The IT Infrastructure Library www.itil.co.uk
The IT Skeptic was pretty scathing of Malcolm Fry's first ITIL V3 Complementary Publication, Building an ITIL-Based Service Management Department. Personally I wouldn't buy it (again). Malcolm's second "official" V3 book ITIL Lite is different. It is worth buying just for Chapter 2: "a simple but effective approach to ITIL process engineering". I got several great ideas from it and the overall methodology is a good one. But ITIL Lite has several fundamental assumptions that many will disagree with. These assumptions will mislead an already confused user community, and I think they spoil the rest of the book.
The IT Skeptic rails against Crap Factoids often enough. They're rubbish. They're even funnier when the results undermine the position of the hype-merchants keen to push them. Everyone waves around Gartner's numbers in support of their own positions, blithely ignoring the fact that Gartner just pull these statistics out of their own ...ahem... analyst. I don't see any of the ITIL zealots quoting this set though. Check out slide 7 "Polling Results: Characterization of ITIL Adoption".
It is clear from reading a recent complaint report from the British Government agency OPSI (the Office of Public Sector Information,
part of the National Archives) that OGC and Van Haren Publishing aren't best mates any more. VHP allege a number of non-competitive practices, most of which OGC managed to duck as being outside the scope of OPSI's remit. Read the report yourself for the detail, but I take some interesting points from it:
It is confirmed from multiple sources that APMG have raised the number of students per instructor for ITIL V3 Intermediate courses from 12 to 18. [Update: well strictly speaking I shouldn't blame APMG, it is the almost invisible IQB, the murky body that represents all the snouts at the trough of training (and not to be confused with itSMFI's International Qualifications & Certifications ESC - the IQC)]. This is clearly recognition that ITIL V3 certification is not about teaching people anything, and will serve only to reduce the perceived market value of an ITIL Intermediate certification. Add to that the fact that this has not been announced to the public (as far as I can detect) and you can see that ITIL certification is all about the industry not the customer.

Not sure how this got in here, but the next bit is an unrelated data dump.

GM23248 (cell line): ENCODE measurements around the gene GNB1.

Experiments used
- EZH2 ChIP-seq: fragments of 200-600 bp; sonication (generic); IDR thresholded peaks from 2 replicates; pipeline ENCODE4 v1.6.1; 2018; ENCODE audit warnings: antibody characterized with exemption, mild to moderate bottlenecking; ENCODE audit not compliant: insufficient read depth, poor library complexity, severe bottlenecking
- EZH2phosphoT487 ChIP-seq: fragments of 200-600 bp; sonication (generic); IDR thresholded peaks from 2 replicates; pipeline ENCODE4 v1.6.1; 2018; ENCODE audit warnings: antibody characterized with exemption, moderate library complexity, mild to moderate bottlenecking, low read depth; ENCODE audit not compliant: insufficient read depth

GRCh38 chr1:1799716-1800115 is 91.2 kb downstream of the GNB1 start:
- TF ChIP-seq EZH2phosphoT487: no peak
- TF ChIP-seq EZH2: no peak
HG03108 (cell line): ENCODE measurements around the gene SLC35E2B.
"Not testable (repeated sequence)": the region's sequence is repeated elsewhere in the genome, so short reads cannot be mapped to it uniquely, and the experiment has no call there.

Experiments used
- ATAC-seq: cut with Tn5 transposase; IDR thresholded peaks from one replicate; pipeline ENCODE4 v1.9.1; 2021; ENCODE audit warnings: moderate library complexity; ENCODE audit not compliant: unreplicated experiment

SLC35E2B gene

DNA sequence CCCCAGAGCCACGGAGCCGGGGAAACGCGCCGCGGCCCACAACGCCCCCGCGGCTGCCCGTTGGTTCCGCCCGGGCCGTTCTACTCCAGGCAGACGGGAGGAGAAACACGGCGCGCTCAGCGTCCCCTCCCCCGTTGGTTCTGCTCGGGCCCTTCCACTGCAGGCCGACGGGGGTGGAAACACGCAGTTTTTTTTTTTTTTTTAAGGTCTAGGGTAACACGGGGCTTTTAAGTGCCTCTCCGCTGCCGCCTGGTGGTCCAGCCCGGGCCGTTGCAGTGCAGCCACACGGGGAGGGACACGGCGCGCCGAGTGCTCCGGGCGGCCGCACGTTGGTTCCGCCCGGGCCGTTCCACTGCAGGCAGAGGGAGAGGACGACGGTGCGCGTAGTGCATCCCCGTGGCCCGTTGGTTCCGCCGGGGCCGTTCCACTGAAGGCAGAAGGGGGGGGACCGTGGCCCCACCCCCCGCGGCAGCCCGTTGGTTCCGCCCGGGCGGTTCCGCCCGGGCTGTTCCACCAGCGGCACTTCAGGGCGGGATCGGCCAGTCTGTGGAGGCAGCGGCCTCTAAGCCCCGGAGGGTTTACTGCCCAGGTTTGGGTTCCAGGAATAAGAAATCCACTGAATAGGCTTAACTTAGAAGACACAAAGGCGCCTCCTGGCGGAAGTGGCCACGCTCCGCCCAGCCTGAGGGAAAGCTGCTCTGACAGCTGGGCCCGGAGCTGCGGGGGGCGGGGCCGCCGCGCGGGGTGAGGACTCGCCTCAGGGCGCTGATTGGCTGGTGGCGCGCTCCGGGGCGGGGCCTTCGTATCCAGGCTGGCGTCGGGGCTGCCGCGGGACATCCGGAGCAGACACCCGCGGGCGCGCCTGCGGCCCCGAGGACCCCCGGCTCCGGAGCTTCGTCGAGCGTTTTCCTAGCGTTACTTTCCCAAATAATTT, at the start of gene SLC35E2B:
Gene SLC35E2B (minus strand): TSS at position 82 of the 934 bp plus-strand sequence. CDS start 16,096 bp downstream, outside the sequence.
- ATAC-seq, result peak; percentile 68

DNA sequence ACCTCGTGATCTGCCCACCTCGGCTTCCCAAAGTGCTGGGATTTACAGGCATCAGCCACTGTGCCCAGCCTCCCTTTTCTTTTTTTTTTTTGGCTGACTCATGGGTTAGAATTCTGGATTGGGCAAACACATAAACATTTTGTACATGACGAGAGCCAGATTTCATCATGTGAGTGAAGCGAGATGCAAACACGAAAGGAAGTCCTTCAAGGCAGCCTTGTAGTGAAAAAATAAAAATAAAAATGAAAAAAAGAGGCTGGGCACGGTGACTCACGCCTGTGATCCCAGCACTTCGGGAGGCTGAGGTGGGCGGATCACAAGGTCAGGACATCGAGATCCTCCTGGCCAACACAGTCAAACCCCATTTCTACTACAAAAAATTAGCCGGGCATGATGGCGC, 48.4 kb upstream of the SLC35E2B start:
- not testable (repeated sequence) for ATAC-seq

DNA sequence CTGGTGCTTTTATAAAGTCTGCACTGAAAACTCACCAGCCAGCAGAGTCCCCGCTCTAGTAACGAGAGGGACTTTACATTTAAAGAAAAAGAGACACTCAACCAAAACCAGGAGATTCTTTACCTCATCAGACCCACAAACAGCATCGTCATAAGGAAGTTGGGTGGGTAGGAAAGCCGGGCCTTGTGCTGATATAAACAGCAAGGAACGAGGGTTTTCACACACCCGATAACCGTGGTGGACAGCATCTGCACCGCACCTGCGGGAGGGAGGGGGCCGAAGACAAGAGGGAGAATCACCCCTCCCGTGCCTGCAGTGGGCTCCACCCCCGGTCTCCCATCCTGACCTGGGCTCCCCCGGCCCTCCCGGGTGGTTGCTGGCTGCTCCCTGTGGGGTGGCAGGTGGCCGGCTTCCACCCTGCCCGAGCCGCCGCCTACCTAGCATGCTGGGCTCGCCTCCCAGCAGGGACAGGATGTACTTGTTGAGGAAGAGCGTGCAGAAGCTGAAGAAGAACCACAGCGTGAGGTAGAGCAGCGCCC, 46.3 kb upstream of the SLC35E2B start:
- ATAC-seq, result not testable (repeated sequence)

It is always illuminating to use COBIT as a benchmark to study ITIL. In recent days, ISACA has announced another solid Board, whilst itSMF continues its infighting (see below), APMG expands its empire, TSO goes its own merry way unanswerable, and OGC tightens control over - and profit from - what everyone thought was public property (blog coming if I can ever unravel it all).
It's been a few days since I started to discover the world of ITIL and to study for the Foundation exam.
In the book(s) there is a number of "Business" words, and I cannot understand what side of business do they talk about: "Business Capacity Management", "Business Service (Management)", "Business Continuity Plan", "Pattern of Business Activity", etc. Their definitions are really puzzling.
Ever wonder why OGC is so commercially-motivated? It's unusual for a government department in a country with a committed goal to put publicly owned data into the public domain. For one clue, check out this list from the BBC of the UK's highest paid civil servants.
I am prepping to take ITIL v3 Intermediate- Rel, Control & Validation and am confused on the difference between CMS and SKMS. The Service Transition book gives me the impression that the CMS is only the data & information layer of the SKMS and therefore the knowledge processing layer and presentation layer are not in the scope of the CMS. Is this correct?